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One Sewing Pattern Three Ways: My Obsession with The French Poetry Leo Dress

Who would have thought that my favourite dress would one day be a leopard print long-sleeved high-necked number with a gathered skirt. I used to hate leopard print and gathered skirts. In fact, I still kind of do. But I realised that I only hate animal prints that look realistic and I still hate gathered skirts in anything but lightweight fabrics. So there we have it. That’s how I’ve ended up with three French Poetry Leo dresses, two of which have coulourful leopard print. And I don’t think that will be the final count.

Leo Dress no. 1 in an Atelier Jupe viscose

Last spring I made my first Leo dress from a lovely light viscose from Atelier Jupe. I has a fair bit of ease, so look at the finished garmet measurements before you decide which size to make. I wanted the dress so badly I didn’t make a toile. The result is not bad at all, but I’m sure your keen sewist’s eye might notice that the bust darts are too high for me and the shoulders perhaps a little too wide, which are things I need to look out for in all patterns. But sometimes the urge to have the final dress is stronger :D.

I adore this dress and wear it often. I am particularly pleased I finally found use for these cute buttons on the cuffs, as I bought them years ago without a matching fabric in mind. I also love the slightly curved high collar. Plus it was the first time I successfully used the rolled-hem foot on my sewing machine, so it was a win-win!

Just a little heads up that the instructions included with the pattern are quite sparse. It is not a problem for me as by now I have plenty of experience, but they are not very beginner friendly. That said, French Poetry have a full sew-along on YouTube if you need more guidance, plus other video tutorials of useful techniques, including how to use the rolled-hem foot.

Leo dress no. 2 in royal blue cupro & tulle

I loved the pattern so much, I knew I needed another version. When I saw this royal blue cupro on sale at Sartor, I snapped it up with the thought of making a short-sleeved dressier version with the yoke made from tulle, and a little slit at the back neckline tied in a ribbon. I did just that, also using the tulle for the ruffles.

For this version, I lowered the bust darts to fit me better, did I small narrow-shoulder adjustment, went down one size to make the bodice even more fitted than in my first version, shortened the sleeve to a cap sleeve (using an existing cap sleeve pattern for reference), and lengthened the bodice a smidge. As for the back, I did not really need to alter the pattern pieces, only the construction: I only sewed the zipper up to the start of the back yoke, hemmed the centre-back edges, and sewed the ties into the collar. I’ve also French-seamed the insides of the bodice, sleeves, and skirt side seams for a pretty finnish.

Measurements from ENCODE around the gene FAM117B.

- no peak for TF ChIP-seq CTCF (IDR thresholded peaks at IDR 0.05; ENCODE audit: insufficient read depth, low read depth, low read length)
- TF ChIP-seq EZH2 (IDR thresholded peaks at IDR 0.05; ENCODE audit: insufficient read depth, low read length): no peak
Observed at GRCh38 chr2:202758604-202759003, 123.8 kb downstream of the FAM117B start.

As you can see from the photos, because I cut the collar from the cupro, which is heavier than tulle, it is sagging a bit – it is not so obvious in the front, but quite obvious in the back where it’s kind of making the slit sag and open up. If I was making it again, I would probably try to somehow interface the centre-back edges to see if that would help. But overall I’d say it was a successfull hack.

Leo dress no. 3 in a fine viscose crepe

My third version also started with the fabric. During my time in Málaga I spotted this gorgeous burgundy leopard print viscose crepe on sale at Ribes y Casals (well worth a visit, they have a few shops around Spain and a great selection of fabrics, including Liberty), and the Leo instantly came to mind. When I came home for Christmas, I sewed it up and took it with me back to Spain for my last few weeks there. I love buying fabric as souvenirs and it feels even better when you can take the finished garment to the place where the fabric came from.

This is another standard version of the pattern. The only change I made this time was to cut the ruffle twice as wide and fold it, because I did not want the lighter reverse side showing as the ruffle moved as it does on my first version. It also gives it a bit more body, as this crepe is extremely fine.

It won’t surprise you that I love this version too and it has also been getting a lot of wear since I made it. It’s comfortable, chic, floaty, but still feminine, even if there is plenty of room for cake!

So have I convinced you to try the Leo for yourself? Or have you already made it?

Till next time,

Magda

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